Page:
Tuesday, August 21st, 2012
by AJ Plunkett
The Medaka, or Japanese killifish, have the distinction of being the first vertebrates to mate and reproduce in space. If that weren’t enough, soon they will be answering the call of science again, producing offspring onboard the International Space Station in an experiment examining how radiation and microgravity in space affect multiple generations of a species. Read more.
Thursday, June 21st, 2012
by AJ Plunkett
Using satellite imagery to look for tsunami debris floating across the Pacific Ocean toward the west coasts of North America — it’s not as easy as you might think.
A U.S. National Oceanic and Atmospheric Administration (NOAA) official was grilled last month by U.S. senators. The senators wanted to know what was being done to keep track of the estimated four million-plus tons of debris washed into the ocean by the March 2011 tsunami that engulfed the coast of Japan. Read more.
Thursday, June 7th, 2012
Firstly, what are Earth observation instruments? Secondly, why do we need them?
A recent report suggests a decline of U.S. Earth observation instruments within the next eight years, and it’s caused quite a buzz — especially over concerns that the losses could seriously hinder weather forecasting. In particular, the ability to spot tropical disturbances early and track their formation into hurricanes. Read more.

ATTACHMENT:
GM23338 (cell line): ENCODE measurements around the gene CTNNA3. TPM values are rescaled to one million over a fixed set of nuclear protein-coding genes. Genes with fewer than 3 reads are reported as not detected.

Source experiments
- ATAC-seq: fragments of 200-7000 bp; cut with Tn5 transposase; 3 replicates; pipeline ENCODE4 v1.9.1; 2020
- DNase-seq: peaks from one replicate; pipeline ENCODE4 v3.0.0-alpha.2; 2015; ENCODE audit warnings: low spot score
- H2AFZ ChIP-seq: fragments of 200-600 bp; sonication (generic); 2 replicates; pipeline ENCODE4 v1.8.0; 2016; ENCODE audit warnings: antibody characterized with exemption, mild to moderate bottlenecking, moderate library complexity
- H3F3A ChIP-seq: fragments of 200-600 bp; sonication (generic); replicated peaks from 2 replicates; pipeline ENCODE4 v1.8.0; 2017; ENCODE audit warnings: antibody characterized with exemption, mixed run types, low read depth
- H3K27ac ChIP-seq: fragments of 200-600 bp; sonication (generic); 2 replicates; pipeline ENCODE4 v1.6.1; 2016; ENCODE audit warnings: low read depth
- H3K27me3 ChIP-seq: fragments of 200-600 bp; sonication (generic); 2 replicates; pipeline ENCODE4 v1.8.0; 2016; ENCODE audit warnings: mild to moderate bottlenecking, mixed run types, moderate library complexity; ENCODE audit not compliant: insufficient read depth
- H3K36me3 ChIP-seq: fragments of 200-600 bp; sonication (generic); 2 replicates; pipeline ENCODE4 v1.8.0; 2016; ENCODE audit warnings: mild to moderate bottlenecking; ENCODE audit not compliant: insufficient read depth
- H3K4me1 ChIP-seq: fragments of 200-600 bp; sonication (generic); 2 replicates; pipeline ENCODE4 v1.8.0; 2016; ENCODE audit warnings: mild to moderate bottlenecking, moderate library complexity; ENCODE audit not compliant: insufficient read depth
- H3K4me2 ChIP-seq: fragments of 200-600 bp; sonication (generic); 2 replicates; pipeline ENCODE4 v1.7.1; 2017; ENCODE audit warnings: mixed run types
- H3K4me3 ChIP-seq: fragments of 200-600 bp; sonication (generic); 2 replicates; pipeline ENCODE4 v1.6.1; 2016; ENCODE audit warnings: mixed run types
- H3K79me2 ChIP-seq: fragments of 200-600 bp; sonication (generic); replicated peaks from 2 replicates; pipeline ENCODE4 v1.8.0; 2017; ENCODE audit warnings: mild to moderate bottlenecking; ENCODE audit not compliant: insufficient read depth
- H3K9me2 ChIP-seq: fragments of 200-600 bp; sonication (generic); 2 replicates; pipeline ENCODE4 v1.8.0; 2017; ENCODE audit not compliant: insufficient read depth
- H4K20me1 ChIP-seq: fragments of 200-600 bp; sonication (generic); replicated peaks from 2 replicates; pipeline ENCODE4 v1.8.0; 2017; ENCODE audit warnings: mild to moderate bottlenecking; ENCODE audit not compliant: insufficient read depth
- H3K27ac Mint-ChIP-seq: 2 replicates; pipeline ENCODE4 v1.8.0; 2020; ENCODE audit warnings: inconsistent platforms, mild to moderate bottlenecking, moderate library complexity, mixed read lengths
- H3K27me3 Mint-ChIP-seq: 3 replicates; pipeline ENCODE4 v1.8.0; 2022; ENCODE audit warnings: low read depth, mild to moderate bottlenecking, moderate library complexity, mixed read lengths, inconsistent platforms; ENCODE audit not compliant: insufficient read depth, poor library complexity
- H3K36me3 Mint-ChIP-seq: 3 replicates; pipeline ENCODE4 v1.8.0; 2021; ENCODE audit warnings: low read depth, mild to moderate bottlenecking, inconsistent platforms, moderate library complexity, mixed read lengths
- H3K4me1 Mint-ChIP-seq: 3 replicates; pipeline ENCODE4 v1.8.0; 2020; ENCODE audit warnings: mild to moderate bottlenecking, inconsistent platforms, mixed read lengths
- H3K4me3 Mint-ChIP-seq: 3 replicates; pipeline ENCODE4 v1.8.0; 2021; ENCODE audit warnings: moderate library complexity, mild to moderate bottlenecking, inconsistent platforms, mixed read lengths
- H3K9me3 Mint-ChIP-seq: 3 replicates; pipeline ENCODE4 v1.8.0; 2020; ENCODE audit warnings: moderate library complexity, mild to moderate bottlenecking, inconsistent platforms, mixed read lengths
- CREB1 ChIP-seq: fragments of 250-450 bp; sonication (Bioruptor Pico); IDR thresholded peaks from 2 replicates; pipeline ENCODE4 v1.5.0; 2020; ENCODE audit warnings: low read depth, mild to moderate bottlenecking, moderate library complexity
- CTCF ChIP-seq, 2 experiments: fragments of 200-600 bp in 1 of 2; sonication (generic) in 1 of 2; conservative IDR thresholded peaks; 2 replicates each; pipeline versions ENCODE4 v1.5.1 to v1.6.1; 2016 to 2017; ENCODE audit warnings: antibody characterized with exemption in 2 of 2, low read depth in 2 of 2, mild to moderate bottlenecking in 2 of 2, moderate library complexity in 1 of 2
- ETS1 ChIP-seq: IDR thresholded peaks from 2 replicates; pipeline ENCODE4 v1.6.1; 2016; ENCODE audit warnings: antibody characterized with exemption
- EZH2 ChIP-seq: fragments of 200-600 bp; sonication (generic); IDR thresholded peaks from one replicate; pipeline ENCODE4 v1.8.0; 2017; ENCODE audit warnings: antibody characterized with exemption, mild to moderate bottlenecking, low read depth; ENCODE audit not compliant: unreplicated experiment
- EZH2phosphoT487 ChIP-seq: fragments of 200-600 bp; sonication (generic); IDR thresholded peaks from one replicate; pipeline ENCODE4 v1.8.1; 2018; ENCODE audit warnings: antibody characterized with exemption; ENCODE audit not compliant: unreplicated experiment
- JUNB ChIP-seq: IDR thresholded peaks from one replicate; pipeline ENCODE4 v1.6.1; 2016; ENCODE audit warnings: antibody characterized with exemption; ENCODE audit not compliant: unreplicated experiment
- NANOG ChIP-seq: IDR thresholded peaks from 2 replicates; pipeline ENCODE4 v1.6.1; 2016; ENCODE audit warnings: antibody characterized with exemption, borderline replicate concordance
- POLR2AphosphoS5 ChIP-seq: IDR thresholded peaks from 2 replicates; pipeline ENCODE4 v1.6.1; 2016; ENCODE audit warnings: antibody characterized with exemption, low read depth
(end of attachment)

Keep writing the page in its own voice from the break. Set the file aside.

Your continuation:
Thursday, March 8th, 2012
Like Mars, the moon is being renewed as a go-to place for space exploration — another space race alongside commercial space travel. So, what is the moon hiding beneath its crust that has the world wanting to mine its depths? It’s got a lot to do with water and precious resources.
Did you know that the moon may be able to serve as a giant launch pad for exploration into deep space? Mining the moon could play a major role in launching the human race into outer space.
Friday, February 24th, 2012
Remember back when the CN Tower awed the world? In 1995, the CN Tower was so impressive that it was named one of the world’s modern wonders. Now that a Japanese company has announced plans to build an elevator into outer space, the world’s tallest tower looks like it’s beginning to shrink.
Reported by SPACE.com just yesterday, the mammoth Japanese space structure is slated for completion by 2050. The concept is the brain child of a Japanese company, Obayashi Corp. (which is also currently building the Tokyo Sky Tree). As a relatively modest precursor to the space elevator, and at a height of 634 m, the Sky Tree will become the tallest self-supporting tower in the world, surpassing Toronto’s 553 m CN Tower. Read more.